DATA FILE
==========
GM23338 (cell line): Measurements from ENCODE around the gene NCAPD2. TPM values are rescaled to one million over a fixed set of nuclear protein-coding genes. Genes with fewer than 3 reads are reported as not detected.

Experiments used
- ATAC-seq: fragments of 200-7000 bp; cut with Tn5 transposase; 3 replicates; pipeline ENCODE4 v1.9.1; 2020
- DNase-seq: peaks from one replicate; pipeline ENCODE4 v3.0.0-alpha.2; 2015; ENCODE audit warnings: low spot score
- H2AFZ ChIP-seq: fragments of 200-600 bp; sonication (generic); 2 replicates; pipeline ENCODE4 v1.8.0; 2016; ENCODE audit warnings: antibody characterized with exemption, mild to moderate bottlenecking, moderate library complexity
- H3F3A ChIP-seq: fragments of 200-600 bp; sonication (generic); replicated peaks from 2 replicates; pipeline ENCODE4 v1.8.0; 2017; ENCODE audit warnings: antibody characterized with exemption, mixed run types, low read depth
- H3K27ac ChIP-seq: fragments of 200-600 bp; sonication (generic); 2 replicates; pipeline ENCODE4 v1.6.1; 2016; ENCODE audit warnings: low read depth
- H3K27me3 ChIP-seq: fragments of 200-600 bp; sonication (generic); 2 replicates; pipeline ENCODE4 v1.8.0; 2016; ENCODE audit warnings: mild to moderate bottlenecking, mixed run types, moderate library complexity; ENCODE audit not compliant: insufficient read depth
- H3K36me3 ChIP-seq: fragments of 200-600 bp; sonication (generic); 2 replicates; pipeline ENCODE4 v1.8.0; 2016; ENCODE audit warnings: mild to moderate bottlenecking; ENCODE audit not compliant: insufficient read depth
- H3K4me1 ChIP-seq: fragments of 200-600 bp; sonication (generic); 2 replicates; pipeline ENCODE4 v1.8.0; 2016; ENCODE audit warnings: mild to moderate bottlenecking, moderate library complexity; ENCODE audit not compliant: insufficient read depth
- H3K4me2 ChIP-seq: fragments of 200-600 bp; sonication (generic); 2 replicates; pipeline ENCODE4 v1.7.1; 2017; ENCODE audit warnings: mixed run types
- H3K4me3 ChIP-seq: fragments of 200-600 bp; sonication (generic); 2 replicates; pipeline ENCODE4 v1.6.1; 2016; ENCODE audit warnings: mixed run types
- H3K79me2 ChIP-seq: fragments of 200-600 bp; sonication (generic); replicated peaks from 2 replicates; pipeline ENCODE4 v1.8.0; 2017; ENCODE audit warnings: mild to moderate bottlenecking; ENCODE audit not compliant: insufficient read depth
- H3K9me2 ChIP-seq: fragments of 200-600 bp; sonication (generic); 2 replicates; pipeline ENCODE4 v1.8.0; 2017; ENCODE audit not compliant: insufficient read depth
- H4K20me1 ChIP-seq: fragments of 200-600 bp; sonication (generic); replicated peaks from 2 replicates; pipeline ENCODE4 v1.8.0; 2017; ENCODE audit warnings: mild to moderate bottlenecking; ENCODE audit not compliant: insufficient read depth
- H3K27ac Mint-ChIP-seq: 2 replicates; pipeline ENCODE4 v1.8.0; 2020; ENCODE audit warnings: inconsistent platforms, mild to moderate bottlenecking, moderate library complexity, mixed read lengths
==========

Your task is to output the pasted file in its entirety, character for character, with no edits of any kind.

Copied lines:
GM23338 (cell line): Measurements from ENCODE around the gene NCAPD2. TPM values are rescaled to one million over a fixed set of nuclear protein-coding genes. Genes with fewer than 3 reads are reported as not detected.

Experiments used
- ATAC-seq: fragments of 200-7000 bp; cut with Tn5 transposase; 3 replicates; pipeline ENCODE4 v1.9.1; 2020
- DNase-seq: peaks from one replicate; pipeline ENCODE4 v3.0.0-alpha.2; 2015; ENCODE audit warnings: low spot score
- H2AFZ ChIP-seq: fragments of 200-600 bp; sonication (generic); 2 replicates; pipeline ENCODE4 v1.8.0; 2016; ENCODE audit warnings: antibody characterized with exemption, mild to moderate bottlenecking, moderate library complexity
- H3F3A ChIP-seq: fragments of 200-600 bp; sonication (generic); replicated peaks from 2 replicates; pipeline ENCODE4 v1.8.0; 2017; ENCODE audit warnings: antibody characterized with exemption, mixed run types, low read depth
- H3K27ac ChIP-seq: fragments of 200-600 bp; sonication (generic); 2 replicates; pipeline ENCODE4 v1.6.1; 2016; ENCODE audit warnings: low read depth
- H3K27me3 ChIP-seq: fragments of 200-600 bp; sonication (generic); 2 replicates; pipeline ENCODE4 v1.8.0; 2016; ENCODE audit warnings: mild to moderate bottlenecking, mixed run types, moderate library complexity; ENCODE audit not compliant: insufficient read depth
- H3K36me3 ChIP-seq: fragments of 200-600 bp; sonication (generic); 2 replicates; pipeline ENCODE4 v1.8.0; 2016; ENCODE audit warnings: mild to moderate bottlenecking; ENCODE audit not compliant: insufficient read depth
- H3K4me1 ChIP-seq: fragments of 200-600 bp; sonication (generic); 2 replicates; pipeline ENCODE4 v1.8.0; 2016; ENCODE audit warnings: mild to moderate bottlenecking, moderate library complexity; ENCODE audit not compliant: insufficient read depth
- H3K4me2 ChIP-seq: fragments of 200-600 bp; sonication (generic); 2 replicates; pipeline ENCODE4 v1.7.1; 2017; ENCODE audit warnings: mixed run types
- H3K4me3 ChIP-seq: fragments of 200-600 bp; sonication (generic); 2 replicates; pipeline ENCODE4 v1.6.1; 2016; ENCODE audit warnings: mixed run types
- H3K79me2 ChIP-seq: fragments of 200-600 bp; sonication (generic); replicated peaks from 2 replicates; pipeline ENCODE4 v1.8.0; 2017; ENCODE audit warnings: mild to moderate bottlenecking; ENCODE audit not compliant: insufficient read depth
- H3K9me2 ChIP-seq: fragments of 200-600 bp; sonication (generic); 2 replicates; pipeline ENCODE4 v1.8.0; 2017; ENCODE audit not compliant: insufficient read depth
- H4K20me1 ChIP-seq: fragments of 200-600 bp; sonication (generic); replicated peaks from 2 replicates; pipeline ENCODE4 v1.8.0; 2017; ENCODE audit warnings: mild to moderate bottlenecking; ENCODE audit not compliant: insufficient read depth
- H3K27ac Mint-ChIP-seq: 2 replicates; pipeline ENCODE4 v1.8.0; 2020; ENCODE audit warnings: inconsistent platforms, mild to moderate bottlenecking, moderate library complexity, mixed read lengths